By Bruce Haddock, Peri Roberts, Peter Sutch
An ideal new multi-disciplinary volume for scholars and students of philosophy, modern political idea, and overseas relations.
This quantity bargains key insights into the paintings of the executive figures within the modern debate surrounding skinny universalism and presents a usefully themed contribution to the secondary literature at the paintings of Onora O’Neill, John Rawls, Michael Walzer, Martha Nussbaum, Stuart Hampshire and others in addition to a remark on modern debates surrounding human rights and distributive justice. This new book enables the reader to strongly grasp all the center debates in modern normative theory.
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Of course, the covering law is always a cover for expansion and exploitation. But it would be wrong to assume that that is all it is. There has probably never been a case of national aggrandizement that did not draw on, that did not have to draw on, the idealism of (some of) the members of the nation. And idealism here means their belief in this or that version of covering-law universalism and in themselves as agents of the law. They carry to foreign lands a culture to which other people ought to be assimilated or a doctrine by which they ought to be ruled.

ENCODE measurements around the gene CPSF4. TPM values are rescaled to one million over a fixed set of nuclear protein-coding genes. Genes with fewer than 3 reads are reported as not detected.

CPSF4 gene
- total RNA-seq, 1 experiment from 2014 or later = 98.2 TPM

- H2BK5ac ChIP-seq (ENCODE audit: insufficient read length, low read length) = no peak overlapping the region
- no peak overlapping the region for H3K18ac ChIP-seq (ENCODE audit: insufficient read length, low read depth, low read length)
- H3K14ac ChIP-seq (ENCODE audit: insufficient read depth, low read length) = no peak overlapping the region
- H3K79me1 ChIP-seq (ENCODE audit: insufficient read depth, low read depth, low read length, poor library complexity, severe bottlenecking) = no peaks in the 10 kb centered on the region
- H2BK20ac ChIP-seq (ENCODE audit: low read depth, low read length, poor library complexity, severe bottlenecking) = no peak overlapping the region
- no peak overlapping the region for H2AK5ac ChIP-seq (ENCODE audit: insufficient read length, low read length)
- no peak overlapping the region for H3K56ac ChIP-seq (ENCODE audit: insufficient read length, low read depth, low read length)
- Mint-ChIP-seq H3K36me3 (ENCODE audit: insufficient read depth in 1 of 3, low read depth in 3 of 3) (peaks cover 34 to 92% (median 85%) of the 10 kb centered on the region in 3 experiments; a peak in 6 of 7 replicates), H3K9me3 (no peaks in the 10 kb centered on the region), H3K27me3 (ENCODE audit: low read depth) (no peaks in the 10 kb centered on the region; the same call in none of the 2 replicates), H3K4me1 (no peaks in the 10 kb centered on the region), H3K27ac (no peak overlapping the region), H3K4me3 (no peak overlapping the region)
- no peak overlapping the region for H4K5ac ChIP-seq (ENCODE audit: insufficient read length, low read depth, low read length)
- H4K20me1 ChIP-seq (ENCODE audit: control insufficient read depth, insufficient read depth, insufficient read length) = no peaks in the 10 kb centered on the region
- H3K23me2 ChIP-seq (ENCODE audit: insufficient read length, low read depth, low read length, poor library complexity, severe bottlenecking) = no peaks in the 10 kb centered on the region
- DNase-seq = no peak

See Ronald Dworkin, Taking Rights Seriously (Cambridge: Harvard University Press, 1977), pp. 180—83. C. B. Woodham-Smith, The Great Hunger: Ireland, 1845—1849 (London: Harper and Row, 1962). This argument was suggested to me by Adi Ophir. Compare Barrington Moore on ‘the unity of misery and the diversity of happiness’ in Reflections on the Causes of Human Misery and upon Certain Proposals to Eliminate Them (Boston: Beacon Press, 1972), chap. 1. But see Anthony Smith, The Ethnic Origins of Nations (New York: Basil Blackwell, 1988), which suggests that our national communities, though not our nationalist ideologies, are very old.
Now the necessary moral task is admonition, a kind of moral pointing toward the other. Martin Buber provides a nice example, very much in the reiterative mode. ’50 VII The advantage of the reiterative mode is that it recognizes the value of what it admonishes. Confronting nationalist blindness, it is not itself blind to the strength and meaning of nationalism (Buber remained a Zionist). Here the contrast with covering-law universalists is especially clear, and I should like to make this contrast the conclusion of my argument.